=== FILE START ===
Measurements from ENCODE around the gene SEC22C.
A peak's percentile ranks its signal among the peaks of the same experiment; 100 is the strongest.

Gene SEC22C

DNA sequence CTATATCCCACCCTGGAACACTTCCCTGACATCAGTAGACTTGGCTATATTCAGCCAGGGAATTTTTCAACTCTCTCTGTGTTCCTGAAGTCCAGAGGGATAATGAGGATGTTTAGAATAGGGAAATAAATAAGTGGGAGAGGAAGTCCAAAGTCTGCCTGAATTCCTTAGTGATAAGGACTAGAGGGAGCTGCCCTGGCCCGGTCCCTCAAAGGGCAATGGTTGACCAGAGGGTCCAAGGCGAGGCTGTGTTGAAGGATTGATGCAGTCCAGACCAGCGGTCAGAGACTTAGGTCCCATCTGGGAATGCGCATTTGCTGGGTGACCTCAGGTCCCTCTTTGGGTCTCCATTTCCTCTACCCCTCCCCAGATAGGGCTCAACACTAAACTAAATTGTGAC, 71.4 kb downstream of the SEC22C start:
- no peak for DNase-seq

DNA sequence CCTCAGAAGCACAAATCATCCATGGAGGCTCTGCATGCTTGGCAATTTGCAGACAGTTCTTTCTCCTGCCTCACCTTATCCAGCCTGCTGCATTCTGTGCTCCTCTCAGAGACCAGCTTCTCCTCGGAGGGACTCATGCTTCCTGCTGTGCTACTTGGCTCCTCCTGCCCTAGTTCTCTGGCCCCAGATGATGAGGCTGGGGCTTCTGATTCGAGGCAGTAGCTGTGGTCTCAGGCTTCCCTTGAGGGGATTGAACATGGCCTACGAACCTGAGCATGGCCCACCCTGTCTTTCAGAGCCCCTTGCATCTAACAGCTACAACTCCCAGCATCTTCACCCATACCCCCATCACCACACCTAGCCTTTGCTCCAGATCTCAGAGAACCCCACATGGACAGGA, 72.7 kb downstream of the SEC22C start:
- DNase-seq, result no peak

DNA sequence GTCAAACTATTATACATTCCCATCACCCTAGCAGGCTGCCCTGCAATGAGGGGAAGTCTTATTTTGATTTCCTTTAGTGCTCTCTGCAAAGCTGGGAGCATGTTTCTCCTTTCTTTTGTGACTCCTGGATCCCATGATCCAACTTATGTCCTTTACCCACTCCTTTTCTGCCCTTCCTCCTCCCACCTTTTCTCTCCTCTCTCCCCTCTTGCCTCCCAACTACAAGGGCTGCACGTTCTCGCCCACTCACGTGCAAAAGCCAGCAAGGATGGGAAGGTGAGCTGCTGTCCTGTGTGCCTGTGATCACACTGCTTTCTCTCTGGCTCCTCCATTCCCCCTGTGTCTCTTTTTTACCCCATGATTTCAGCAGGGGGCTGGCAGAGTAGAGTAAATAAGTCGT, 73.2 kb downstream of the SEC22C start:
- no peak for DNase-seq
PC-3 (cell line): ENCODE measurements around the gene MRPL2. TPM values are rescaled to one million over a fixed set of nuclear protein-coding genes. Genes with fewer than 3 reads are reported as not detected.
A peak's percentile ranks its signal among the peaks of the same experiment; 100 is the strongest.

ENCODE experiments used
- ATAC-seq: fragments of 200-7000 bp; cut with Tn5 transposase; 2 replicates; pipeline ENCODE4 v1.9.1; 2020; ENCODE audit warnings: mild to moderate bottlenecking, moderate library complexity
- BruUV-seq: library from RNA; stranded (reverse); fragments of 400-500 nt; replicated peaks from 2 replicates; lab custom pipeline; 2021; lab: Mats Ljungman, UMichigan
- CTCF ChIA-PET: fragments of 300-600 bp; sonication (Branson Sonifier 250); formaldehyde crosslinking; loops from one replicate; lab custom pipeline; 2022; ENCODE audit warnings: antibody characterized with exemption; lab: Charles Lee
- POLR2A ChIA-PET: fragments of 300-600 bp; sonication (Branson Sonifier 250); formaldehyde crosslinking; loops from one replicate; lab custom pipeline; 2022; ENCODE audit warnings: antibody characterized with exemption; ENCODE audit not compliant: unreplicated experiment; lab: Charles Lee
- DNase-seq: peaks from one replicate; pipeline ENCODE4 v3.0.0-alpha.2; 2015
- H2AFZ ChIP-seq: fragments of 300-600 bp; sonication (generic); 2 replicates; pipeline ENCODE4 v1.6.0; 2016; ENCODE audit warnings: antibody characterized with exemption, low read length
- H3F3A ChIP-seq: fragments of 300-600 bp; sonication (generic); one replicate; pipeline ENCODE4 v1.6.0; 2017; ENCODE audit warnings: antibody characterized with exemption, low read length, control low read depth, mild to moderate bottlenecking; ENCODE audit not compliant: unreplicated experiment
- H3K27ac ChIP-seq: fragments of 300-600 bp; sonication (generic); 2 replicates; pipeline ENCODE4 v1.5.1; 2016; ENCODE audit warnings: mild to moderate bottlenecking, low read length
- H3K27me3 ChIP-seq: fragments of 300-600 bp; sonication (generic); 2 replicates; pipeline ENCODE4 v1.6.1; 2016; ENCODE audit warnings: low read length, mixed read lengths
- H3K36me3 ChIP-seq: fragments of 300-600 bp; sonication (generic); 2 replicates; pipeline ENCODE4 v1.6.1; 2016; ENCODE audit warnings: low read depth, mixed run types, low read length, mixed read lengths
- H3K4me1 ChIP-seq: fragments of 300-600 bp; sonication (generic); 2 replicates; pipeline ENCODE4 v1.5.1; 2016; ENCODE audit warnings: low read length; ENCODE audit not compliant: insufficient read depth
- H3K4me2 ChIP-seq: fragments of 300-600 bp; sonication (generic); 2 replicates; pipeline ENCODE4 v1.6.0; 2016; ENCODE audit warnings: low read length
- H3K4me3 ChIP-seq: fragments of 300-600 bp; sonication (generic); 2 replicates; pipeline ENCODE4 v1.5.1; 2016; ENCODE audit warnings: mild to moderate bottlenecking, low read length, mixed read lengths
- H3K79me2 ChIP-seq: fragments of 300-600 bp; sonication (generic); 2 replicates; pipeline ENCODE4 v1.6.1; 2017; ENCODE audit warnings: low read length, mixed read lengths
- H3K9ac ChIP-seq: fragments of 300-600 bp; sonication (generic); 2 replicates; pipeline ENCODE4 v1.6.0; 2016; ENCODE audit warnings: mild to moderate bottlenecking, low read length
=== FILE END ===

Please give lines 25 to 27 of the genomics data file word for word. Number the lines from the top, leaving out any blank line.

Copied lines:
- H3K4me3 ChIP-seq: fragments of 300-600 bp; sonication (generic); 2 replicates; pipeline ENCODE4 v1.5.1; 2016; ENCODE audit warnings: mild to moderate bottlenecking, low read length, mixed read lengths
- H3K79me2 ChIP-seq: fragments of 300-600 bp; sonication (generic); 2 replicates; pipeline ENCODE4 v1.6.1; 2017; ENCODE audit warnings: low read length, mixed read lengths
- H3K9ac ChIP-seq: fragments of 300-600 bp; sonication (generic); 2 replicates; pipeline ENCODE4 v1.6.0; 2016; ENCODE audit warnings: mild to moderate bottlenecking, low read length